Wrecking a Mature PdM Program
The phone conversation starts with the words “Doug, I’ve got a big problem and I’m hoping you’ll be able to give me some insight as to how to resolve it.”
The call comes from a long-time client and someone I consider a friend. We not only worked together to start RCM effort at his company, we’ve hunted, golfed and attended a few sporting events together. Someone who if I’m working in his part of the country or just driving through I make a point to make a call so we can get together to and catch up on our lives.
“I’ve got a new manager who is looking to kill our PdM program, he says we spend more looking for things than we do actually finding things. He’s even working on a business case that shows last year we had 3 full time guys committed to doing PdM rounds, what the three of them found combined in terms of Potential Failures and what it would have cost the company if we had just run those assets to failure. We worked hard to build this program, purchase the equipment, train the people, get them out doing the rounds and showing the business case for addressing all the Potential Failures we found early on. This is all going to come back to haunt us. He wants to halve the inspection intervals on all technologies this year, and completely eliminate MCA and Vibration Analysis next year. The guys in my PdM group are going nuts! They’re already looking at job postings on LinkedIn! I’m hoping you’ll have some ideas on how I can talk some sense into this guy. We worked our tails off to get where we are today. I’d hate to see one person cause it all to fall apart!”
So… Tom, how are your wife and kids doing? Have you had any more Grandkids since we talked last?
“You think this is funny don’t ya! Come on, this is serious!”
Nope, just trying to see if I could get you to scream louder than you have been. Look, I’m not going to say what you are going through is normal because most companies don’t even get to the place where you guys are today before they start looking for the next silver bullet that is going to solve all their problems. You have a mature effort. Your group has been working together more than 10 years and you didn’t get where you are today by just saying I want to buy a bunch of PdM equipment and I want to train a half a dozen guys in the different technologies so we can better maintain our assets. How did you get where you are today?
“We built a business case base on all the failures and secondary damage we were seeing over a decade ago. But the data is different today, we don’t have the failures and secondary damage we used to have because we work a lot smarter than we used to.”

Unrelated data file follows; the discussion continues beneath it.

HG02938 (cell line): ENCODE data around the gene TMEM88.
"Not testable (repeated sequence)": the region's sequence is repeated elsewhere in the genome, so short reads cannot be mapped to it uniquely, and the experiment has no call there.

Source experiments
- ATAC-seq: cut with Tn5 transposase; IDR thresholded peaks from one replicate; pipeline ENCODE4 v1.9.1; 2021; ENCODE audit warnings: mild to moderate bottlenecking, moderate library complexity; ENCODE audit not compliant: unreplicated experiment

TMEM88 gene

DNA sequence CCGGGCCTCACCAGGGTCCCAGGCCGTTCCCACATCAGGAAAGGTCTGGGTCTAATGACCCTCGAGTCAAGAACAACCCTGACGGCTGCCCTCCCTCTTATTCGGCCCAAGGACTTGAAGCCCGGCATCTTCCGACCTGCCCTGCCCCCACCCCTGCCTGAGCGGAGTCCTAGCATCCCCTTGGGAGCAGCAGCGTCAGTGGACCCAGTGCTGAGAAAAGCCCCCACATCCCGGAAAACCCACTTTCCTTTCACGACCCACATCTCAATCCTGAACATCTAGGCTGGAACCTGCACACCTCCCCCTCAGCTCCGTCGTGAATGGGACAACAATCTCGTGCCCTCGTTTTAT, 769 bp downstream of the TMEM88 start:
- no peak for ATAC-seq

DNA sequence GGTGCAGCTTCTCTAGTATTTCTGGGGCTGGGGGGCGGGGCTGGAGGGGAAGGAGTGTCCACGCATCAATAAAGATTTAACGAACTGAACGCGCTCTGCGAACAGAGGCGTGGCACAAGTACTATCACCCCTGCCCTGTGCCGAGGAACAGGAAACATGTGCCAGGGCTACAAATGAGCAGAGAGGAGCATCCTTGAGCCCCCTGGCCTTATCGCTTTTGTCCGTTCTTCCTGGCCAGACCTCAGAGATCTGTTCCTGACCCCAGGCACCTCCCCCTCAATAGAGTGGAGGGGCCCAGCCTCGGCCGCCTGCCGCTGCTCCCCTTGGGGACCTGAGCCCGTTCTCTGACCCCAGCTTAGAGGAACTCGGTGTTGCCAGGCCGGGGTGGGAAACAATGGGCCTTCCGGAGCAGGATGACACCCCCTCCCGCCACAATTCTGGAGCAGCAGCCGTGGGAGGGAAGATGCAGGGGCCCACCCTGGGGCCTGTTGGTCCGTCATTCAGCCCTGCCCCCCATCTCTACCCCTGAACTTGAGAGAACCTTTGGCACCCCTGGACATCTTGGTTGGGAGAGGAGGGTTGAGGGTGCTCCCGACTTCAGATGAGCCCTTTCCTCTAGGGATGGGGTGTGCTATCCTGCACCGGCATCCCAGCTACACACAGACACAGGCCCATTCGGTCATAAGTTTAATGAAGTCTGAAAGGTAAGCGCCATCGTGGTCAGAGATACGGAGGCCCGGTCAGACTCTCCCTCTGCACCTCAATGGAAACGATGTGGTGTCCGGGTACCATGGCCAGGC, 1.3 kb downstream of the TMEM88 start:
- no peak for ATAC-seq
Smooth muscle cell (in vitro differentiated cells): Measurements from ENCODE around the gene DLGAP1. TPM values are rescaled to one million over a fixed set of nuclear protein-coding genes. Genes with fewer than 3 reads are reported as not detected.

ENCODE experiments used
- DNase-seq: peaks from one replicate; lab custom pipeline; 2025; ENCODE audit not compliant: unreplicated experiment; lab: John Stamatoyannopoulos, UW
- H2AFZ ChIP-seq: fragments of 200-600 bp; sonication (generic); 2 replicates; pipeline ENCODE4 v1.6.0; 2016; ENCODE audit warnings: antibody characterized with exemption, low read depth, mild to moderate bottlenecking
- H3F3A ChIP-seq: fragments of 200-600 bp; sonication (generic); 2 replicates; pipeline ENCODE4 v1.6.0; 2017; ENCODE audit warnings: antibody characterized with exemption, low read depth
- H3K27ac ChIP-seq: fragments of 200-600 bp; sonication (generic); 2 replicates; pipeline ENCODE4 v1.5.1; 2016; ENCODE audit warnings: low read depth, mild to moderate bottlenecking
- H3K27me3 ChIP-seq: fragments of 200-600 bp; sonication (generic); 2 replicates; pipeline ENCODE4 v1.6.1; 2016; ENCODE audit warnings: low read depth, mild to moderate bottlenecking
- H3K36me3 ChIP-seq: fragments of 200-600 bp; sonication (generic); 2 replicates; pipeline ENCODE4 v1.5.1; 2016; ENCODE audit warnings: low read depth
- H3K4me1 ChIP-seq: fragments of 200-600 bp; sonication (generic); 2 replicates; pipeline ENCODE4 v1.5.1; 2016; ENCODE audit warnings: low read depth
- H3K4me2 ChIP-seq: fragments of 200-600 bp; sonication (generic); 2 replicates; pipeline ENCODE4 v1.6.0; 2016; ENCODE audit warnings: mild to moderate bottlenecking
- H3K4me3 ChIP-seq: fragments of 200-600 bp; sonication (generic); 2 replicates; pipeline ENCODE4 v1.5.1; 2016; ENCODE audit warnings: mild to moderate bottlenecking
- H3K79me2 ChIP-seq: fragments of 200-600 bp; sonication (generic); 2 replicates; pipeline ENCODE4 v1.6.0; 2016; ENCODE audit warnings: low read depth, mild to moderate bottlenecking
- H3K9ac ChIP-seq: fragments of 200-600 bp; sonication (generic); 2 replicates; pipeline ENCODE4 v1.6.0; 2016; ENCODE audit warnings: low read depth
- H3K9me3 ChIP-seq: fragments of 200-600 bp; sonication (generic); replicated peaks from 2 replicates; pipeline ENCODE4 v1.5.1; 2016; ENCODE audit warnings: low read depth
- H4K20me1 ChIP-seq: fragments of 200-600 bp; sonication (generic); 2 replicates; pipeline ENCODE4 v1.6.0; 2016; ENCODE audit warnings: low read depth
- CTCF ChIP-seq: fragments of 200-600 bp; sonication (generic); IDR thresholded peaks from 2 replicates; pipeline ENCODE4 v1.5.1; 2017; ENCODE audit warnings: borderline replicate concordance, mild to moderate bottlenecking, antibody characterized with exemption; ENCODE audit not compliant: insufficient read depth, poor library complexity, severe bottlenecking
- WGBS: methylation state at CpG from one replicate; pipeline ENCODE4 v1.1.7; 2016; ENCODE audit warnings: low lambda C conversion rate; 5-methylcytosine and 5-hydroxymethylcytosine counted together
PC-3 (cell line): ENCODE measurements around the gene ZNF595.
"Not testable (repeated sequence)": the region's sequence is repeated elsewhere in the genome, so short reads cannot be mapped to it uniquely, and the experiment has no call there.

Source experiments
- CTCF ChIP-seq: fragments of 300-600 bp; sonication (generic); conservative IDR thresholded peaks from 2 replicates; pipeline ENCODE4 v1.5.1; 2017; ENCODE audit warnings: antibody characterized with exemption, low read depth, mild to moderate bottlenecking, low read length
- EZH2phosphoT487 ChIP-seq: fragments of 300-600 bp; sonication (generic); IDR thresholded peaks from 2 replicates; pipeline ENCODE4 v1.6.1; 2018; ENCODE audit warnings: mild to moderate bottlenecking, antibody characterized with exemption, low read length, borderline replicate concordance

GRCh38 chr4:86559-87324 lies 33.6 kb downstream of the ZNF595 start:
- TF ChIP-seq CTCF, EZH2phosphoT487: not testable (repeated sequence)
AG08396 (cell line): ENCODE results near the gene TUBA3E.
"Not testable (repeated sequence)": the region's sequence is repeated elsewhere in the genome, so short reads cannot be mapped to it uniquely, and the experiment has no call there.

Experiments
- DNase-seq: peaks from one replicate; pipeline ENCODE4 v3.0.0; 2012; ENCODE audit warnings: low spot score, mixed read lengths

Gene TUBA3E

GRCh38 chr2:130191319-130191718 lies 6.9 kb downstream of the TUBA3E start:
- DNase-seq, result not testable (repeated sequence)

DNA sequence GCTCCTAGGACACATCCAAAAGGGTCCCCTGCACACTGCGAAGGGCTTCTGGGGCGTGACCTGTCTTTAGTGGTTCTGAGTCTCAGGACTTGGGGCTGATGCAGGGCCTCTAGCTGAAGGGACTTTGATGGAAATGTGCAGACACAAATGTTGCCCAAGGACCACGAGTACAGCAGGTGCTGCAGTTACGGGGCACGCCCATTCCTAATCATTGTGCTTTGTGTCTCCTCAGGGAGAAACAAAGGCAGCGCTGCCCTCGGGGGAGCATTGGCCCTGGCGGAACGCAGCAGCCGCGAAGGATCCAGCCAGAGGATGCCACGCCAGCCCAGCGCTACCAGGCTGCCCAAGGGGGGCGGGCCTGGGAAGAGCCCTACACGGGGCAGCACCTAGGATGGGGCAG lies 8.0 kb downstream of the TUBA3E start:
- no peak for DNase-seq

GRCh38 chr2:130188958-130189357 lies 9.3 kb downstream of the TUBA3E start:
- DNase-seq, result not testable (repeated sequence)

I get that. So, tell me what happens if you stop looking? What happens if tomorrow I stop looking altogether or I take the risk to change my inspection interval from 30 days to 90?
“Come on! I already talked to him about this! We might miss some failures and that is his point, if we actually stopped looking, last year we would have missed out in a few motor failures and maybe a half a dozen gearbox failures. IF you look at the cost of each incident, combine them all together we spent more looking to detect the failures than we would have had we just run them to failure.”
And that business case included secondary damage to surrounding components if we did nothing to detect potential failure?
No! Man, that’s it! I can’t believe I didn’t catch that! Oh my God it’s so obvious!
Tom? You’re not out of the woods. You need to think about this. Secondary damage isn’t a sure thing and while you did detect point P and I assume you replaced each of these items before they failed, some would argue that they never actually failed so secondary damage is cost avoidance.
So what are you going to give to make this right?
“I don’t understand?”
You have a very mature PdM program and a Maintenance organization that supports it by ensuring they do all the right things to ensure is aligned, balanced, torqued and so on. As a result, your I-P interval has increased substantially from 10 years ago. You need to look at optimizing your PdM and PM intervals based on that 10 years of history. Remember we talked about this during the 3 years you were working on critical equipment RCM’s? Well if you want to keep that PdM program healthy you need to begin optimizing your inspection intervals. When we started, we used industry standard intervals for vibration, MCA, Ultrasound and IR. Now you need to use that 8 to 10 years of failure history and put it to good use. So, get busy and you know where to find me if you need any help!
Hey Doug, thanks! By the way, no new Grandkids but we do have one on the way. My wife is going crazy! Listen, I’ll call you in a couple of weeks and let you know where we are going but I suspect this is the answer I was looking for. Thanks man!
My Dad told me a long time ago that people who work hard have good problems. Things like what should I do with my money? Where should we go on vacation? Should my daughter accept the scholarship to Harvard or Cambridge?
I guess this was one of those examples. I’ll just keep working hard and hope to someday be faced with one of these difficult dilemmas!
Doug Plucknette, Principal & World-Wide RCM Discipline Leader at Allied Reliability Group is a Reliability Engineering Consultant and Published Author of “Reliability Centered Maintenance using RCM Blitz™ and Clean, Green and Reliable. Having created the RCM Blitz™ Methodology he has been an RCM Practitioner and Trainer for over 20 years. Doug resides in Spencerport, NY and can be reached at 585-329-7040 by phone and email firstname.lastname@example.org